Early Notables of the Perrett family (pre 1700)

Outstanding amongst the family at this time was Rober Perrot (died 1550), English organist of Magdalen College, Oxford, second son of George Perrot of Harroldston, Pembrokeshire; Sir James Perrot (1571-1636), a Welsh writer and politician, Member of Parliament for Haverfordwest in 1597, (1604-1622) and (1626-1629), Custos Rotulorum of Pembrokeshire...
Another 49 words (4 lines of text) are included under the topic Early Perrett Notables in all our PDF Extended History products and printed products wherever possible.

Ireland Migration of the Perrett family to Ireland

Some of the Perrett family moved to Ireland, but this topic is not covered in this excerpt.
Another 104 words (7 lines of text) about their life in Ireland is included in all our PDF Extended History products and printed products wherever possible.


United States Perrett migration to the United States +

Faced with the chaos present in England at that time, many English families looked towards the open frontiers of the New World with its opportunities to escape oppression and starvation. People migrated to North America, as well as Australia and Ireland in droves, paying exorbitant rates for passages in cramped, unsafe ships. Many of the settlers did not make the long passage alive, but those who did see the shores of North America were welcomed with great opportunity. Many of the families that came from England went on to make essential contributions to the emerging nations of Canada and the United States. Some of the first immigrants to cross the Atlantic and come to North America carried the name Perrett, or a variant listed above:

Perrett Settlers in United States in the 18th Century
  • Henry Perrett, who arrived in Pennsylvania in 1777 [6]

Canada Perrett migration to Canada +

Some of the first settlers of this family name were:

Perrett Settlers in Canada in the 19th Century
  • Abram Perrett, who landed in Red River, Canada in 1821
  • John Perrett, who settled in Bay of Islands, Newfoundland in 1875 [7]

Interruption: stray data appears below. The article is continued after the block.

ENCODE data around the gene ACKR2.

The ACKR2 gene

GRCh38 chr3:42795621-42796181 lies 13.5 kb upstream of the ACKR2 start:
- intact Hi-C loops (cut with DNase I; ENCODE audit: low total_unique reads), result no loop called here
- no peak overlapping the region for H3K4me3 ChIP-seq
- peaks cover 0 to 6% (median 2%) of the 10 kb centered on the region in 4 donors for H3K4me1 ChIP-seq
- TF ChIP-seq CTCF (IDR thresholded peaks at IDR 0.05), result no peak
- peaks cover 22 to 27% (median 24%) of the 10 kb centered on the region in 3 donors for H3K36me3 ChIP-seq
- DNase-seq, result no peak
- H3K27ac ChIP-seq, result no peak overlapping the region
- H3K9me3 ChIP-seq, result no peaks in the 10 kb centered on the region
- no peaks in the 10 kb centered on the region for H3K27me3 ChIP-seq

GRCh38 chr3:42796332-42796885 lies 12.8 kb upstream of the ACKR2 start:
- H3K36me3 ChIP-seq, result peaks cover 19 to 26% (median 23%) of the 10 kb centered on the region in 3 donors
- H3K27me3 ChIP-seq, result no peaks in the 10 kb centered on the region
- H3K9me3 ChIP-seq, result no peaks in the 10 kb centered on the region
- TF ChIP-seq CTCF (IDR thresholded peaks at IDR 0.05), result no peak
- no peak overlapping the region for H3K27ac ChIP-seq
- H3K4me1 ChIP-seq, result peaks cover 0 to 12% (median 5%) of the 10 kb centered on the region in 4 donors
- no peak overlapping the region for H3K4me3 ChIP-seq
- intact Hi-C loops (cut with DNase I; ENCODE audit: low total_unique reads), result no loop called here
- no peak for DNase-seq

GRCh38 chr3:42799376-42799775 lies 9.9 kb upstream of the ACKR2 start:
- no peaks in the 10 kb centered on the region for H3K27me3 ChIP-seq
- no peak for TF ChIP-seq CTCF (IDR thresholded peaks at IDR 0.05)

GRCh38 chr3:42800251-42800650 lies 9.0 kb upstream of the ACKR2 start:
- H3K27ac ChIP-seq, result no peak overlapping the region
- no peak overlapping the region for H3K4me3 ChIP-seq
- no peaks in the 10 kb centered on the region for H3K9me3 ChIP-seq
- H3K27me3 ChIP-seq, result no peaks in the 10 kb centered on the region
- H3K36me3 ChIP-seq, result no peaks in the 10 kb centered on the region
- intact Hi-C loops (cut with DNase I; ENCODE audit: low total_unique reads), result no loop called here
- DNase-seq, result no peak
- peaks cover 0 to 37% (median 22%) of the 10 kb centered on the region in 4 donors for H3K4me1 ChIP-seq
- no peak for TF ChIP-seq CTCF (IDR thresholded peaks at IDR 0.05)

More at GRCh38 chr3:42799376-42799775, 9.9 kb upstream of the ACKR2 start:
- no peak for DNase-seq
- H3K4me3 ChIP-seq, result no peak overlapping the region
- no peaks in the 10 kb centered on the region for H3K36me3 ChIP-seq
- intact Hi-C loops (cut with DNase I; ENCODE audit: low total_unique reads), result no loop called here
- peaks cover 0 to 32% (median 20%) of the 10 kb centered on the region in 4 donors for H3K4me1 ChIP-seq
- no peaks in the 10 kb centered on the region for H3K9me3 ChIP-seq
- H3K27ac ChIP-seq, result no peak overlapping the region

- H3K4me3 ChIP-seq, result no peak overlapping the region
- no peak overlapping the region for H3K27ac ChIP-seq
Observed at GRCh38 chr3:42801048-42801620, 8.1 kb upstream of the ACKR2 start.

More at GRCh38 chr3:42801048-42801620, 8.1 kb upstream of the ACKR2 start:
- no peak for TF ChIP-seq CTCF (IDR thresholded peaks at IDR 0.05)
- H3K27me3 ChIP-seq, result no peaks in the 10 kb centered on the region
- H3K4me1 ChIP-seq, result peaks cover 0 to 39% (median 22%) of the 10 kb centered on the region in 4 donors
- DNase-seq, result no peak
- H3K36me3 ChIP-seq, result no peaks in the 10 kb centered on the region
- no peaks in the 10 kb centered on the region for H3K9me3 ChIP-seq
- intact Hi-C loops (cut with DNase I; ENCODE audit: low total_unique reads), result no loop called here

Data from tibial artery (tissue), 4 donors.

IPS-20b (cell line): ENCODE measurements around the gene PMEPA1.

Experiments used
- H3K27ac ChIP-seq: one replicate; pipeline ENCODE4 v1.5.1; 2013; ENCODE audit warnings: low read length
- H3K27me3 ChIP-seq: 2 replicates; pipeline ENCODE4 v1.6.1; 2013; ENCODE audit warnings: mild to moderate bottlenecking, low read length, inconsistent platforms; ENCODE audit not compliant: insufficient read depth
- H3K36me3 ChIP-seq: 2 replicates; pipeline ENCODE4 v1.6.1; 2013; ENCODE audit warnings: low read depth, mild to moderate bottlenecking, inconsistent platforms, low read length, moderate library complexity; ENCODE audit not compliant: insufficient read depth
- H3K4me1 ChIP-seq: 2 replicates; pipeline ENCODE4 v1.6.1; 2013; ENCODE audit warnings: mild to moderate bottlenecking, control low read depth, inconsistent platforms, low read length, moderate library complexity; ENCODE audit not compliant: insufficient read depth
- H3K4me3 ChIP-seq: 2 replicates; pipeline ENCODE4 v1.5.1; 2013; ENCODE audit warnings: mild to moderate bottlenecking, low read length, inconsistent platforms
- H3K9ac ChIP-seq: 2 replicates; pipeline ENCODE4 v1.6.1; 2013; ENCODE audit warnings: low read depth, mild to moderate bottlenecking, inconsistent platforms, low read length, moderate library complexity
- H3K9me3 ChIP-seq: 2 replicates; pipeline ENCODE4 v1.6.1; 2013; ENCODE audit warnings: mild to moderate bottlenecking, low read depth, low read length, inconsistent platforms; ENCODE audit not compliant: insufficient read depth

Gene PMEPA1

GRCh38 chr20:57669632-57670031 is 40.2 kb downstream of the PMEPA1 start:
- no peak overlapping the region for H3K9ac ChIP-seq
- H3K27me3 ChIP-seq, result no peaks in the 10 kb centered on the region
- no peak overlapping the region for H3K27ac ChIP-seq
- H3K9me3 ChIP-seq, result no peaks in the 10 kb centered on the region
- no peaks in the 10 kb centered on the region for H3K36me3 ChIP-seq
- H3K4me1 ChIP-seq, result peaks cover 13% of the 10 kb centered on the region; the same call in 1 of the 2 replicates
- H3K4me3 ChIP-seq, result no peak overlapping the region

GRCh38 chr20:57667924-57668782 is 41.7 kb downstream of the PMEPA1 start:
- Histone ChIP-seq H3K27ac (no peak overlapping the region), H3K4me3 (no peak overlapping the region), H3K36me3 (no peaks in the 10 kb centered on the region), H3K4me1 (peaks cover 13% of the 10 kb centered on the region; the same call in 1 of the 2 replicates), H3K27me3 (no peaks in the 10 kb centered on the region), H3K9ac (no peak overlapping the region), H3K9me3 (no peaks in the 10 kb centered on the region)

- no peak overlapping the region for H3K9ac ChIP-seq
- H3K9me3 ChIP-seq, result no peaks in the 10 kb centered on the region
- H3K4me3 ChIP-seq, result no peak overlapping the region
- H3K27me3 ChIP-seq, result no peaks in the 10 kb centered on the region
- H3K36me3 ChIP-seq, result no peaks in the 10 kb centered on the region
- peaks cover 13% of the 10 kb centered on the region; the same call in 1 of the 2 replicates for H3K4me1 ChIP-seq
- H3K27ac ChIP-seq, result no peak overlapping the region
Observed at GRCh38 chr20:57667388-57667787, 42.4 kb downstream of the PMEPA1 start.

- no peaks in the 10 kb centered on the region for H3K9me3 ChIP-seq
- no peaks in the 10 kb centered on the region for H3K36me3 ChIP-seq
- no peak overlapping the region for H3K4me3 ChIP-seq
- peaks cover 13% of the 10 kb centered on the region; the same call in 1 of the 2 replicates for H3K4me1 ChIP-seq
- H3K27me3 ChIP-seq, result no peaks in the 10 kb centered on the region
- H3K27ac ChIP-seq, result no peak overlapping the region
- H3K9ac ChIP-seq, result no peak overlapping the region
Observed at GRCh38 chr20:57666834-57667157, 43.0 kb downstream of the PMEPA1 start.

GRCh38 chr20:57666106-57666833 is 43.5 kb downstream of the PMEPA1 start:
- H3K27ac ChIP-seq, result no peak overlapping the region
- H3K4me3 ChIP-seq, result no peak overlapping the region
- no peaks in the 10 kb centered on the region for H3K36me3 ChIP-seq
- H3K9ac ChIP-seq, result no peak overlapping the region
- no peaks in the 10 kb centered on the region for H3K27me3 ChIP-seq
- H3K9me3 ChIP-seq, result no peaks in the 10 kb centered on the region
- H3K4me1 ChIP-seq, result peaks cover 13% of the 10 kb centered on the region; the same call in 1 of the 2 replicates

Australia Perrett migration to Australia +

Emigration to Australia followed the First Fleets of convicts, tradespeople and early settlers. Early immigrants include:

Perrett Settlers in Australia in the 19th Century
  • Charles Perrett, who arrived in Adelaide, Australia aboard the ship "Baboo" in 1848 [8]
  • John Perrett, aged 25, a labourer, who arrived in South Australia in 1852 aboard the ship "Sea Park" [9]
  • Charles Perrett, aged 35, who arrived in South Australia in 1855 aboard the ship "Magdelana" [10]
  • Harriet Perrett, aged 28, a housemaid, who arrived in South Australia in 1855 aboard the ship "Norman"
  • Mr. Frederick Perrett, (b. 1866), aged 20, Cornish settler travelling aboard the ship "Duke of Buckingham" arriving in Queensland, Australia on 4th January 1886 [11]

New Zealand Perrett migration to New Zealand +

Emigration to New Zealand followed in the footsteps of the European explorers, such as Captain Cook (1769-70): first came sealers, whalers, missionaries, and traders. By 1838, the British New Zealand Company had begun buying land from the Maori tribes, and selling it to settlers, and, after the Treaty of Waitangi in 1840, many British families set out on the arduous six month journey from Britain to Aotearoa to start a new life. Early immigrants include:

Perrett Settlers in New Zealand in the 19th Century
  • Mr. Henry Perrett, (b. 1843), aged 20, English farm labourer from Somerset travelling from London aboard the ship "Tiptree" arriving in Lyttelton, Christchurch, South Island, New Zealand on 20th January 1864 [12]
  • Miss Emily J. Perrett, (b. 1848), aged 15, English shoebinder from Somerset travelling from London aboard the ship "Tiptree" arriving in Lyttelton, Christchurch, South Island, New Zealand on 20th January 1864 [12]
  • James Perrett, aged 33, who arrived in Lyttelton, New Zealand aboard the ship "Ballochmyle" in 1874
  • John Perrett, who arrived in Wellington, New Zealand aboard the ship "Wairoa" in 1880